Finding should end shooting probe

RIVERTON — In his document detailing the legal conclusion to an investigation into the Sept. 21 officer-involved shooting in front of Walmart in Riverton, Fremont County Attorney Patrick LeBrun cautioned the public against further proceedings in the matter.

The shooting killed 58-year-old Anderson Antelope Sr.

LeBrun wrote that because the Riverton Police Department officer who shot Antelope did so because Antelope placed the officer and several bystanders in “immediate peril” by swinging a six-inch knife.

The officer had the right to “take all actions necessary at that moment to preserve his life and the lives of others, which includes deadly force,” LeBrun wrote.

Due to the succession of circumstances documented by a months-long investigation into the incident by the Wyoming Division of Criminal Investigation, “the only reasonable action… the officer could have taken was exactly the action that he took.

“Had he done otherwise, not only would he have jeopardized his own life, but the lives of the citizens in the immediate vicinity.”

LeBrun’s office will take no prosecutorial action against the officer, whose identity has not been made public.

Fremont County Coroner Mark Stratmoen announced the Monday after the shooting that it is his policy to conduct an inquest into each officer-involved shooting in the county, to determine the cause and manner of death in such cases.

“The jury and public deserve as complete a presentation of evidence and event as possible to arrive at a cause and manner of death,” Stratmoen wrote.

LeBrun countered in a letter to The Ranger Oct. 23 that the cause and manner of death – homicide by gunshot wound – were obvious, and an inquest into the obvious would be a superfluous use of taxpayer funds.

The county attorney raised the issue again Friday in his legal conclusion of the shooting, which culminated the DCI’s investigation.

He wrote that “even though a final determination has been made, the coroner in Fremont County insists on a public display that can serve no purpose,” but seems rather “to delay the healing process, while putting the officer and numerous other private citizens, through an unnecessary, expensive and possibly humiliating public spectacle.”

“The community,” he wrote, “may reflect on holding a taxpayer-funded hearing when all determinations have been made in the case, and when according to Wyoming law… (inquests have) ‘no probative effect.’”

LeBrun cited grave legal concerns with the inquest, as well as with the coroner’s consideration of appointing State Rep. Andrea Clifford (D-Ethete) as a juror over the hearing, due to her public comments on the shooting.

Clifford has stated that “we do have a Northern Arapaho tribal member on that police force, and I do believe that if he had been the one that had answered that call, Andy would still be alive today.”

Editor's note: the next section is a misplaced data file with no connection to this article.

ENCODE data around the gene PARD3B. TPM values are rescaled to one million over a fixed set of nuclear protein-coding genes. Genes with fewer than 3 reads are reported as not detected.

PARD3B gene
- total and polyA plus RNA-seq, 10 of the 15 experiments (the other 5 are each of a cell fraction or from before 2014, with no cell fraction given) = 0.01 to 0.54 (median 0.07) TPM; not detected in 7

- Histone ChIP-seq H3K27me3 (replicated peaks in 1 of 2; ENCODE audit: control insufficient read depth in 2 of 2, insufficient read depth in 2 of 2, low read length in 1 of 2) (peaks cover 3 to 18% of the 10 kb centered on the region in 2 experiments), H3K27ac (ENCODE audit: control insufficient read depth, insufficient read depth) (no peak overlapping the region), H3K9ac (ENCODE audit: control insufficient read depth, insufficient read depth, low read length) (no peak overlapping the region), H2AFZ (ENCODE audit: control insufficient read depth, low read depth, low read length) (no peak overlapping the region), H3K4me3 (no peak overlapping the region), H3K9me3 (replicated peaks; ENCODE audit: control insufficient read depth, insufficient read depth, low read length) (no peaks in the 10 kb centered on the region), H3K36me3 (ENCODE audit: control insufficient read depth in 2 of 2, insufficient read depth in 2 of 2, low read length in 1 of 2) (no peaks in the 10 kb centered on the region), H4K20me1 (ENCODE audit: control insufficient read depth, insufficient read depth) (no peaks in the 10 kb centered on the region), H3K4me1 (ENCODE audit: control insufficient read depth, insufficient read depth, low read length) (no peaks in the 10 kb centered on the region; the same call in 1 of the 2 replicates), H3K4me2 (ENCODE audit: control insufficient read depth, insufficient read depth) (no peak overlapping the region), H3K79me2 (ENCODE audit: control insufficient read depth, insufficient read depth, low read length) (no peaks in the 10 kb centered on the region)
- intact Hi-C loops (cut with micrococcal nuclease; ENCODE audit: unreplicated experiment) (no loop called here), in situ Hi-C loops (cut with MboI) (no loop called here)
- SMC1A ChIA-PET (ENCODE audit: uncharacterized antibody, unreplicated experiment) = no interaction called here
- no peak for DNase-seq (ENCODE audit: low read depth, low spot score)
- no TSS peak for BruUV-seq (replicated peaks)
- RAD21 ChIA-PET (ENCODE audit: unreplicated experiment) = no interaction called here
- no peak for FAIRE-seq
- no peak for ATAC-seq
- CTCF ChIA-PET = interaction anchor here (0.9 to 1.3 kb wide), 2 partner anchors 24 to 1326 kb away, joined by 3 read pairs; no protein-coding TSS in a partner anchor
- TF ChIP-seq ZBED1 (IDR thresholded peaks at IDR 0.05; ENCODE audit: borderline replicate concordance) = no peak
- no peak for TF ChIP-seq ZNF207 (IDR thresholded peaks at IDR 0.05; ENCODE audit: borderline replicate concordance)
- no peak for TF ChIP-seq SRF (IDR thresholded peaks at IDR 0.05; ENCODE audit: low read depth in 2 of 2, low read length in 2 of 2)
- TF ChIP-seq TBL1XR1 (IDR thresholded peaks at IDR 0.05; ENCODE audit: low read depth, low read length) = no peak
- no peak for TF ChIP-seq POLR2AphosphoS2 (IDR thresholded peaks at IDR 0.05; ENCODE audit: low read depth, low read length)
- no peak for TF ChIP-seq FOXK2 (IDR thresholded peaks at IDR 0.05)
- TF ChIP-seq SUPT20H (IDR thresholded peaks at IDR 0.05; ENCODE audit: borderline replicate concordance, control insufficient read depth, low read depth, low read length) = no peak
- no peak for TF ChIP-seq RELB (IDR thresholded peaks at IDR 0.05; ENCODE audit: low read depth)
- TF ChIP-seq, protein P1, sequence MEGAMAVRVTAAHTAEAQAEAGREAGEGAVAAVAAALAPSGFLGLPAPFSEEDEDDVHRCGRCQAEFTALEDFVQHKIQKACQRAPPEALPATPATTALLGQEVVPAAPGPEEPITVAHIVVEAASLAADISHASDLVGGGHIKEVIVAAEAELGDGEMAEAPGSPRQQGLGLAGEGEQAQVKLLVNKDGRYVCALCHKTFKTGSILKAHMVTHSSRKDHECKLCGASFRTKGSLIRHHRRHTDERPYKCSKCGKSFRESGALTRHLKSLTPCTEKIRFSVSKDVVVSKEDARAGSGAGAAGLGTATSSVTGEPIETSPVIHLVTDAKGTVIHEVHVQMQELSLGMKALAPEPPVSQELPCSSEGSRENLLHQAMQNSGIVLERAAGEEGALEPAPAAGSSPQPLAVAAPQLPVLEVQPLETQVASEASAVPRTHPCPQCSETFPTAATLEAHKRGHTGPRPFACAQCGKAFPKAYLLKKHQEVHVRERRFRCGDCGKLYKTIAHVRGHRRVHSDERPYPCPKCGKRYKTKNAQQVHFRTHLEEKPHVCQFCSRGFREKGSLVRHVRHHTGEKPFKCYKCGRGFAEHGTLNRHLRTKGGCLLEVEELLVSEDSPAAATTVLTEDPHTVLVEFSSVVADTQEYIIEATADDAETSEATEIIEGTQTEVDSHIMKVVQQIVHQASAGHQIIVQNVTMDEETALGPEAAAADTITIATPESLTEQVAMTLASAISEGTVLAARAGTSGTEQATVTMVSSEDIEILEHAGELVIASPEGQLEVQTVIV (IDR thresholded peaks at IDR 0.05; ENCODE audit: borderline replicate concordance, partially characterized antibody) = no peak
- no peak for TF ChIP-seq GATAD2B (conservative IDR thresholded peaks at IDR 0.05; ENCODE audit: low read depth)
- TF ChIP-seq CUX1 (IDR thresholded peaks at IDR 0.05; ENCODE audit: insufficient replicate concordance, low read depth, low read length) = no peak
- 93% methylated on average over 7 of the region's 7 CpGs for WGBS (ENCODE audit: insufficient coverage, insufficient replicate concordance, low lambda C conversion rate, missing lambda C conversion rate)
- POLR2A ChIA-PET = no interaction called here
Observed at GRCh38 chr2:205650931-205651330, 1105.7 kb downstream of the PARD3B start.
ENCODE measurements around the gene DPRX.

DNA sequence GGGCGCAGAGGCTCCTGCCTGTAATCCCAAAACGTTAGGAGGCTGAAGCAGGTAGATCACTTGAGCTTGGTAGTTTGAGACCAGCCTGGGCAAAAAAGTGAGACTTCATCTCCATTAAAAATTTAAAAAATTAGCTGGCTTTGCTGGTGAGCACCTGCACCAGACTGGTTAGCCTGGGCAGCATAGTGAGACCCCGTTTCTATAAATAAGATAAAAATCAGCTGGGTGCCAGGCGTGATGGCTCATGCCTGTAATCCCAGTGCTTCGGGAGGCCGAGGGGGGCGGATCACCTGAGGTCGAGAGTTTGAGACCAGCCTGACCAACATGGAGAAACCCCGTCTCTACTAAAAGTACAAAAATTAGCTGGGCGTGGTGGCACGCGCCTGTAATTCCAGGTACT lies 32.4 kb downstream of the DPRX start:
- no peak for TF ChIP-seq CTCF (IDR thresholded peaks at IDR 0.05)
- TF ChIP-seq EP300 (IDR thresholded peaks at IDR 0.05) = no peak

Clifford is an enrolled members of the Northern Arapaho Tribe, as was Antelope.

LeBrun called Clifford’s presumed “bias” against the officer one of several indications that the inquest, as approached, is “defective.”

“That is very problematic because our coroner is not a lawyer, and is not able to instruct the jurors, properly, on the Wyoming jurisprudence of self-defense and defense of others.

“No person’s actions should be scrutinized and analyzed under incorrect presentations and assumptions of the law,” he wrote.

After reviewing accounts by no fewer than six eyewitnesses, interviewed separately, LeBrun wrote that the incident began about 1:30 that Saturday, when a Walmart employee called law enforcement because a man known to be Anderson Antelope Sr. “was intoxicated and driving one of the Walmart electric carts in and out of the parking lot.”

Public intoxication is a violation of Riverton city ordinance.

Roughly 15 minutes later, a Riverton Police Department officer arrived, asked Antelope about his condition, and, after determining the latter was intoxicated, tried to arrest him.

Eyewitnesses noted that Antelope “became very angry and was yelling,” and stated, in essence “you’re going to need help; you’re not big enough, and I am not going anywhere,” LeBrun wrote.

The officer performed a “common” wrist-hold technique to help Antelope stand and place him under arrest, but, when the officer was momentarily distracted by conversation with a bystander, Antelope retrieved a hidden, six-inch knife and tried to drive the knife into the officer’s chest.

Due to the rifle plate in his armored vest, the officer was unharmed.

Six eyewitnesses watched Antelope swing the knife at the officer.

“Antelope placed the officer in an untenable position,” in which he was surrounded by several people within a five- to 10-foot range of Antelope, “who was armed and clearly trying to kill,” LeBrun wrote.

The officer could not release Antelope’s left arm, due to the concern that the latter would try to stab bystanders, among whom there was at least one man in his 80s.

“Under these circumstances, the officer had no other option than to stand his ground, draw his firearm, and demand that Antelope drop the knife” – a demand he made at least twice, LeBrun wrote.

“When it became apparent to the officer that Antelope was trying to strike with the knife again, the officer discharged his firearm.

“Antelope was killed instantly” by a single gunshot to the head.

Tests showed Antelope’s blood-alcohol content was more than three times the legal limit.


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